- Contributed by
- BBC Southern Counties Radio
- People in story:
- Eric Coles, Norman Coles
- Location of story:
- Biggin Hill, North Africa, Malta, Baragwanath
- Background to story:
- Royal Air Force
- Article ID:
- Contributed on:
- 15 November 2005
I joined the RAF in August 1942. Prior to this I had trained as a meteorological assistant and had served as a civilian at the RAF station Newton in Nottinghamshire. Light bombers operated from this base and later it became a training station for Polish pilots eager to join in the fight against the Germans.
In August 1942 I was called up for service in the RAF to continue my work in meteorology. After six months, mostly at Biggin Hill, extensive damage caused the relocation of the control ops room and Met section to a big house called Towerfields at Keston.
By February 1943 I was on board a troop ship going overseas, the Union Castle liner “Capetown Castle”, fitted out to carry a thousand or two troops. We sailed from Liverpool in a big convoy escorted by destroyers and the battleship “Warspite”. The big ships left at Gibraltar and we continued on round the Cape to Durban and thence to Port Tewfik in Egypt.
By this time the Eighth Army had been victorious at El Alamein and I was to join my unit 12 Met Unit, part of the Desert Air Force HQ backing up the Army with all the support and supplies needed at the front line, from Tobruk, Benghazi and Tripoli to the end of the campaign in Tunis.
After a short rest in Malta we went by landing craft to Sicily for that short campaign before going on to Italy in September 1943, working on airfields as they were liberated. 12 Met Unit was eventually disbanded and I was transferred to Malta to work at Luga Airport to serve out my time at the end of the war.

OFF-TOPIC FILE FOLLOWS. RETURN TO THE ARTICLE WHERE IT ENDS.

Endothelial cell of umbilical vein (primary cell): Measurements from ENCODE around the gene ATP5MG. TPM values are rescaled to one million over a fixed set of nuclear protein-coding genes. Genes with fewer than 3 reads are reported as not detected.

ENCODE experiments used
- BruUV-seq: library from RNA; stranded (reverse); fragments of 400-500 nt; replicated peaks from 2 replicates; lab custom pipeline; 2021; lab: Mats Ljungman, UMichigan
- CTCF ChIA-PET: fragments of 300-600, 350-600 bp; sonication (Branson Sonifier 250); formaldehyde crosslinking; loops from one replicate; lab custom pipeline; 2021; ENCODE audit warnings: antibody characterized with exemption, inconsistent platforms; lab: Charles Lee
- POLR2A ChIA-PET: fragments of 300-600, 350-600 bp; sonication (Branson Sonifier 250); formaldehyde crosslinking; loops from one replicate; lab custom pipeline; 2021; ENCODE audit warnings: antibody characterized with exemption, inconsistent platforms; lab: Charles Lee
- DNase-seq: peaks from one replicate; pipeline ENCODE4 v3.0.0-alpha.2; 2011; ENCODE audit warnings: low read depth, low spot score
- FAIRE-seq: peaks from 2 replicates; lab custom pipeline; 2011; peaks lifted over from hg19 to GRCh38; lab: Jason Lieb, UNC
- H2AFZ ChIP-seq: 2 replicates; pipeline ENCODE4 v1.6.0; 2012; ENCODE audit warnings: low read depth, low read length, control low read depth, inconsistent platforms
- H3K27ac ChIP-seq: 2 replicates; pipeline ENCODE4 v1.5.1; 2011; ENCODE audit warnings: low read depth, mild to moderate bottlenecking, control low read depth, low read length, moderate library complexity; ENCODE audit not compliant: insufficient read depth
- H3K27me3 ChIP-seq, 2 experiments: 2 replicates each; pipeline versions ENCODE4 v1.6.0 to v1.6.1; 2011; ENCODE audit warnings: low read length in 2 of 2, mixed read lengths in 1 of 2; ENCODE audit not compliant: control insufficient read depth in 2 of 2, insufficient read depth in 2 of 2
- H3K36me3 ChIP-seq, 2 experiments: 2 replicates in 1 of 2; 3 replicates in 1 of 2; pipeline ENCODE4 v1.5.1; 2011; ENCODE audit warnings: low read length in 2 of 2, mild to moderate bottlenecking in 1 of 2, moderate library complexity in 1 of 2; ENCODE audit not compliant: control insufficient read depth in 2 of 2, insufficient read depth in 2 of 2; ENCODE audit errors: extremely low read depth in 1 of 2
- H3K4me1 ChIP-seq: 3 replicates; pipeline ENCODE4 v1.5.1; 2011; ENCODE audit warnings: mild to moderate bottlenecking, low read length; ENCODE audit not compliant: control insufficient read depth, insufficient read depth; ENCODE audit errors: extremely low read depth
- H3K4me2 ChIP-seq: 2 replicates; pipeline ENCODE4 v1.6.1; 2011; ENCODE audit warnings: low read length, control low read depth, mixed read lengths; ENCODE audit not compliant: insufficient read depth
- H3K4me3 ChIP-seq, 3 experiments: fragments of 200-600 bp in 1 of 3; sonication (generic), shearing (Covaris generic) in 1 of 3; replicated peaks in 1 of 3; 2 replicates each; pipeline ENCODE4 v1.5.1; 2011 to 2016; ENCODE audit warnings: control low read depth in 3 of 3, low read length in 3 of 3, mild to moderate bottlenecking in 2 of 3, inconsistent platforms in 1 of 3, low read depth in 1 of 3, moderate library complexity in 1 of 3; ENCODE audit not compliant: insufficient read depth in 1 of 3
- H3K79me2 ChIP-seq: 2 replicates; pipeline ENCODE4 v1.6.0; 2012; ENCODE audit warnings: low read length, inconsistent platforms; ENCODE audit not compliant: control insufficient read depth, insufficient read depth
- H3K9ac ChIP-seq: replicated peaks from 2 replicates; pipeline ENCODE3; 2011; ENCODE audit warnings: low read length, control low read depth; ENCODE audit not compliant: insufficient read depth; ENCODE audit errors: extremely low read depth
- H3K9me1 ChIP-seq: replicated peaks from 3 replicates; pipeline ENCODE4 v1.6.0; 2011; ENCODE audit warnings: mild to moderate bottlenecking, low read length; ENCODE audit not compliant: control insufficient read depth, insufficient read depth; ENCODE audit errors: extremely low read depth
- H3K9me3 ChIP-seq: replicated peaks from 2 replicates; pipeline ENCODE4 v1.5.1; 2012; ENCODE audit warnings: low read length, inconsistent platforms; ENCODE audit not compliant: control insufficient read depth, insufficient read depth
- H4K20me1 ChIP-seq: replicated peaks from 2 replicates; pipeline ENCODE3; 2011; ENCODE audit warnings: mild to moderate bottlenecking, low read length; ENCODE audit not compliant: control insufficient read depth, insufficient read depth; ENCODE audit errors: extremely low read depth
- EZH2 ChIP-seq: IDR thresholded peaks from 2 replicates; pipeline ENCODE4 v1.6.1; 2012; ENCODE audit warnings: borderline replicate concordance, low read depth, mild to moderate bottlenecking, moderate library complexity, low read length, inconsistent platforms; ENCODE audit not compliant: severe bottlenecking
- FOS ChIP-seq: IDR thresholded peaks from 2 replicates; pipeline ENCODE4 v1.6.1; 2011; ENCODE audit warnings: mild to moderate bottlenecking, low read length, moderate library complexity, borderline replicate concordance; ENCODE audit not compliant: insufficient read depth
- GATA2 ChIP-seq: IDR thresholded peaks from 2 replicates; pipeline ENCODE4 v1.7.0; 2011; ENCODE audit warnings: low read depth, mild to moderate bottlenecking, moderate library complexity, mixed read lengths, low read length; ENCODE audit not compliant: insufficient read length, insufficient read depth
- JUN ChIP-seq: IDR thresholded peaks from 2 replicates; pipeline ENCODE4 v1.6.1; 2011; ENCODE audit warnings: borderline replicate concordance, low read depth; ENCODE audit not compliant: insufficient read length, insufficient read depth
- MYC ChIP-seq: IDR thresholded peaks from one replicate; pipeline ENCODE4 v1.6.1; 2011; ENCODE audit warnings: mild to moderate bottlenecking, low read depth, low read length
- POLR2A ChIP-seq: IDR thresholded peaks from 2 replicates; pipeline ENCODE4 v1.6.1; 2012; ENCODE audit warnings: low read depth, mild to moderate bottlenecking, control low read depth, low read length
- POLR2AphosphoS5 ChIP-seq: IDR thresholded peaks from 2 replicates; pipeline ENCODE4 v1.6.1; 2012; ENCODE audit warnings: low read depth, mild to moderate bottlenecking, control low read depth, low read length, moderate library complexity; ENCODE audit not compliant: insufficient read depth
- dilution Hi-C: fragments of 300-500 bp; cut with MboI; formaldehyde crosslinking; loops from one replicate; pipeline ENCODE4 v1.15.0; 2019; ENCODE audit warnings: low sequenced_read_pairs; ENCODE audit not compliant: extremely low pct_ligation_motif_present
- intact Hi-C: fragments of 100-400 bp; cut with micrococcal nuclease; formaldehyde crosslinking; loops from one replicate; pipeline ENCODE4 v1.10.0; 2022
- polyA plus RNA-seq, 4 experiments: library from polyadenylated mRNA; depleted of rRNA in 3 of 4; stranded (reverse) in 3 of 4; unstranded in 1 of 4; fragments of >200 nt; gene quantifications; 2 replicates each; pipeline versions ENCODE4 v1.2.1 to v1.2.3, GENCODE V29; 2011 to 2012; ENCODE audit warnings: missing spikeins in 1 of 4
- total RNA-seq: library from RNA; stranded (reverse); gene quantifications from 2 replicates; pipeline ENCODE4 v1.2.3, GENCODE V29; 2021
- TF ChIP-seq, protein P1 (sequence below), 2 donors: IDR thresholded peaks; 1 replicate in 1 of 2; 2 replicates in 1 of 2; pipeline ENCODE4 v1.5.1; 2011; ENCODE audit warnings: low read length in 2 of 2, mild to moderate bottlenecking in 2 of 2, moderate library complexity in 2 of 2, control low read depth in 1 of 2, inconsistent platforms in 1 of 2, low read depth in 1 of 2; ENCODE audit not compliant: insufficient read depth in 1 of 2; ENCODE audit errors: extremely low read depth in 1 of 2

It was in Malta that I had the first news of my brother Norman who had been captured at Singapore and that he was still alive after being forced to work on the railway in Thailand. On release from the POW camp at Changi he was emaciated and weighed only six stone, so he was sent to hospital in Bangalore. After five months, still far from well, he was transferred to Baragwanath hospital near Johannesburg to have an operation for the removal of one lung and he made a slow recovery in the good weather of South Africa.
In June 1946 I was granted four weeks’ compassionate leave to visit my brother. With so many aircraft using Luga air base it did not prove difficult to make the journey, and I reached his hospital ward in Baragwanath on June 19th 1946, hence the title “Two brothers meet”. I am pleased to say we are now both into our eighties!
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